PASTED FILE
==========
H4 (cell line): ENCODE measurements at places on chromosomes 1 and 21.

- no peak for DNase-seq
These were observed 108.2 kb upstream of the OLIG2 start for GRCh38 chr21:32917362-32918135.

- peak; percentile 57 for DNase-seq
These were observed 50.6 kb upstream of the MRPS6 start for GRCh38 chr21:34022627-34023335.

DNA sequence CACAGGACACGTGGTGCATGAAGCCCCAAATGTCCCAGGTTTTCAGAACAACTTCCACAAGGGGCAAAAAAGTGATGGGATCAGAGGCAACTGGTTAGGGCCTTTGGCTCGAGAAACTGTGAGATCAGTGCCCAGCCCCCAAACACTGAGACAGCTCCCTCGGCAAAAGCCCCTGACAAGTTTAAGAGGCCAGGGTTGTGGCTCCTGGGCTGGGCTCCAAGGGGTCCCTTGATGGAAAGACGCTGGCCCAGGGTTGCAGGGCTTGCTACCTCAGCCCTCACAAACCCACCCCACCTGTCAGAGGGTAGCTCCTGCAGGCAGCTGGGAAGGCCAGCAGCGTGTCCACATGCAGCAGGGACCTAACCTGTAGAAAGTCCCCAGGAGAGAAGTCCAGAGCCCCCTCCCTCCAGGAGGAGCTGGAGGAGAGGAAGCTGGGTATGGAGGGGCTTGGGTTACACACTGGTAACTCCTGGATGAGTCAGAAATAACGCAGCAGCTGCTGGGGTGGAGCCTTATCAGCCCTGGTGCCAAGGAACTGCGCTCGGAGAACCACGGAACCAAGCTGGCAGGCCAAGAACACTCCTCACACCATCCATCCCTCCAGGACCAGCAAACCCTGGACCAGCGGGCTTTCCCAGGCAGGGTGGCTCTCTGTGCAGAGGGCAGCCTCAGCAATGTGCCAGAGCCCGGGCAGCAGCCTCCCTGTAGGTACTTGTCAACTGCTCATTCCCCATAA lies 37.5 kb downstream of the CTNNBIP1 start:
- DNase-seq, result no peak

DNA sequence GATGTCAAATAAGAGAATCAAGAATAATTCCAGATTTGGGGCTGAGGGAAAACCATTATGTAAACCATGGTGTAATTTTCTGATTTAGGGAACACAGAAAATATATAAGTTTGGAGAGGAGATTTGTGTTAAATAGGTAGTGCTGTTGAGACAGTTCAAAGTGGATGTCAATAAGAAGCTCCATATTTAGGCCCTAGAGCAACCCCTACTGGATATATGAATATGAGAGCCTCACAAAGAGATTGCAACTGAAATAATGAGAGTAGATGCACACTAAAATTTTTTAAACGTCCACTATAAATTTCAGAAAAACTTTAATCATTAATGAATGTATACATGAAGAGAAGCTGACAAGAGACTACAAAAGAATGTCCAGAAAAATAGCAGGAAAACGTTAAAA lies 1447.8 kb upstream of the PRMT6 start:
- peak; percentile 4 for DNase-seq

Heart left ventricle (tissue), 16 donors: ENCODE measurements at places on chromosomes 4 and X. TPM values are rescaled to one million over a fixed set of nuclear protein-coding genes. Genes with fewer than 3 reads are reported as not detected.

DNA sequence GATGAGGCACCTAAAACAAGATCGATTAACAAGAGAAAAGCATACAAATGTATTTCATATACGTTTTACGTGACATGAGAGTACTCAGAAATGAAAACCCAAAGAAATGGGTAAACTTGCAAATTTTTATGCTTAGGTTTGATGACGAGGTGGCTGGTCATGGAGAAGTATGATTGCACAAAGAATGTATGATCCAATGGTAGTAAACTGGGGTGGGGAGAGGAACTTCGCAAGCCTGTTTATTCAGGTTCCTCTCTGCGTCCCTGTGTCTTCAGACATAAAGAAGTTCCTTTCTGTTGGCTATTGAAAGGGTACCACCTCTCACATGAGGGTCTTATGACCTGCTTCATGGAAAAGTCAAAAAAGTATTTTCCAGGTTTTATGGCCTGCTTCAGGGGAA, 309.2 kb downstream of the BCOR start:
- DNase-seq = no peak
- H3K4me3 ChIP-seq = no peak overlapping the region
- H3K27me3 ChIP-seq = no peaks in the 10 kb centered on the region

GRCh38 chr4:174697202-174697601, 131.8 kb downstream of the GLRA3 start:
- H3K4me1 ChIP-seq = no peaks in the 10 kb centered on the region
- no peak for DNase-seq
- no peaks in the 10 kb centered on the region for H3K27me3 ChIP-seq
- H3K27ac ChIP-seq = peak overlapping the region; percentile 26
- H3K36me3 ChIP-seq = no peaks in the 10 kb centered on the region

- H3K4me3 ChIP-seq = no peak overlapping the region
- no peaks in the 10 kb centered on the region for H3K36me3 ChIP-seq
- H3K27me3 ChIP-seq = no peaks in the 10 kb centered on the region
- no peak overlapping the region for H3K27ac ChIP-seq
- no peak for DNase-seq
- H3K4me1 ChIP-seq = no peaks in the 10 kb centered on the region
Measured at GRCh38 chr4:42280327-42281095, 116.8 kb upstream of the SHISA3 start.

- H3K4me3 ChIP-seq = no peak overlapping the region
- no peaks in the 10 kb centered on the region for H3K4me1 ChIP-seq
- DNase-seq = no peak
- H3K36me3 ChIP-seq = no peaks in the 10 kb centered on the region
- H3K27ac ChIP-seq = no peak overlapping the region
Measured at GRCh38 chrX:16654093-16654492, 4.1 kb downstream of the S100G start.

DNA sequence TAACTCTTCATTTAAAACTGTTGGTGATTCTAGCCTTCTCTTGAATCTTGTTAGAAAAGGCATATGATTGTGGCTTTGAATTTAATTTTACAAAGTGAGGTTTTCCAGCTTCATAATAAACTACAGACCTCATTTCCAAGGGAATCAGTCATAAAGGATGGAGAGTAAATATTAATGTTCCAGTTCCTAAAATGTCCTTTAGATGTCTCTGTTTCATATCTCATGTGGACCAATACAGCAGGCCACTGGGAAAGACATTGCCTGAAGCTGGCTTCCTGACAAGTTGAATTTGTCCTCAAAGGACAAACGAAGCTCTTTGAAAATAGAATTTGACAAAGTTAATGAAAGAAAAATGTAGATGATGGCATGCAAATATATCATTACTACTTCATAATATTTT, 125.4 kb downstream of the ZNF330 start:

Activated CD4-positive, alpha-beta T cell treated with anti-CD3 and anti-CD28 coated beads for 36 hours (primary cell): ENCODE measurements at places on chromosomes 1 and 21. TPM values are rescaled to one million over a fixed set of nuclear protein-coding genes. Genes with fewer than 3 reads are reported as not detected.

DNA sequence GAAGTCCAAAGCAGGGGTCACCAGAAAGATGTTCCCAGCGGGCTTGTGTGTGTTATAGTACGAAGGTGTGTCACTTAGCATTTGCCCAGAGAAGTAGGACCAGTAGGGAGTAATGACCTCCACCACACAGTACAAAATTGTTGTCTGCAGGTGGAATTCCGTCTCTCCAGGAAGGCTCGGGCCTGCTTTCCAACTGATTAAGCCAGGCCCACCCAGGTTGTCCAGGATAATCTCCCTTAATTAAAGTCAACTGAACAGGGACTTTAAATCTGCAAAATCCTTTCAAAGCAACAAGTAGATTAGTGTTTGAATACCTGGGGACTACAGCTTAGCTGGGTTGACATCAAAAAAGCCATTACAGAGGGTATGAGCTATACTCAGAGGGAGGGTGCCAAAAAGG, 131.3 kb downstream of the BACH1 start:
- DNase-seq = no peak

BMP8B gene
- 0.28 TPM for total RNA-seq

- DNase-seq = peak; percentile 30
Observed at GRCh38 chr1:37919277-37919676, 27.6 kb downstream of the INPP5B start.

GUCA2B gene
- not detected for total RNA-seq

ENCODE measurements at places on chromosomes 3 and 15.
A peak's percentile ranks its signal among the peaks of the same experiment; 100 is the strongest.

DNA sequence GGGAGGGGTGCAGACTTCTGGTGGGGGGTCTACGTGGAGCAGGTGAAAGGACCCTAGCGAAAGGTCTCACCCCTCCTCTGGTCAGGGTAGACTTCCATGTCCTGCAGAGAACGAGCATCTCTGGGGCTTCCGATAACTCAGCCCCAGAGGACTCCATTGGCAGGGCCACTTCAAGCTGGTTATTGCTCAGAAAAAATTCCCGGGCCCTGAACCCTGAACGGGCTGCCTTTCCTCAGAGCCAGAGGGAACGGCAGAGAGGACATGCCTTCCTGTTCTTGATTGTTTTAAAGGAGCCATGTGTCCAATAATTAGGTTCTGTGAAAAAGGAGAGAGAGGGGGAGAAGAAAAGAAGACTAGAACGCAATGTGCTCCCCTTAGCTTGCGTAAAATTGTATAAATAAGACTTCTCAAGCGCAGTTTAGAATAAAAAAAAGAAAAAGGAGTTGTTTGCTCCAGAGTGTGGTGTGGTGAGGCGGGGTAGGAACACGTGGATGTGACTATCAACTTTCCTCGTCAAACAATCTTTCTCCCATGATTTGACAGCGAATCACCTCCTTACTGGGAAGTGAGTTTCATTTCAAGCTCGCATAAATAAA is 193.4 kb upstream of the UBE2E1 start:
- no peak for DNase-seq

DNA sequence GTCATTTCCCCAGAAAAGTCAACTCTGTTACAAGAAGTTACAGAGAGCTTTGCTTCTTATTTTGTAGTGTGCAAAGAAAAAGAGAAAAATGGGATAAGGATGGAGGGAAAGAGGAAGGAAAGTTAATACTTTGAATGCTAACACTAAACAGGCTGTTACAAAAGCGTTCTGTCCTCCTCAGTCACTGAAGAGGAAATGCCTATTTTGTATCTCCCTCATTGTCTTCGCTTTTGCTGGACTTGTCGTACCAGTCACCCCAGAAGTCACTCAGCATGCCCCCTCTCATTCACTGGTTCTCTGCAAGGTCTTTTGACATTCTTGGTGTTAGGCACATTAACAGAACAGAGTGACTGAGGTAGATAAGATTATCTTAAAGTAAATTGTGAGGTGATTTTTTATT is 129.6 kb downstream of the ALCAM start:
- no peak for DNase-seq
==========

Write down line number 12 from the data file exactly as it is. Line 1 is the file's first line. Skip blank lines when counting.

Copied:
- DNase-seq = no peak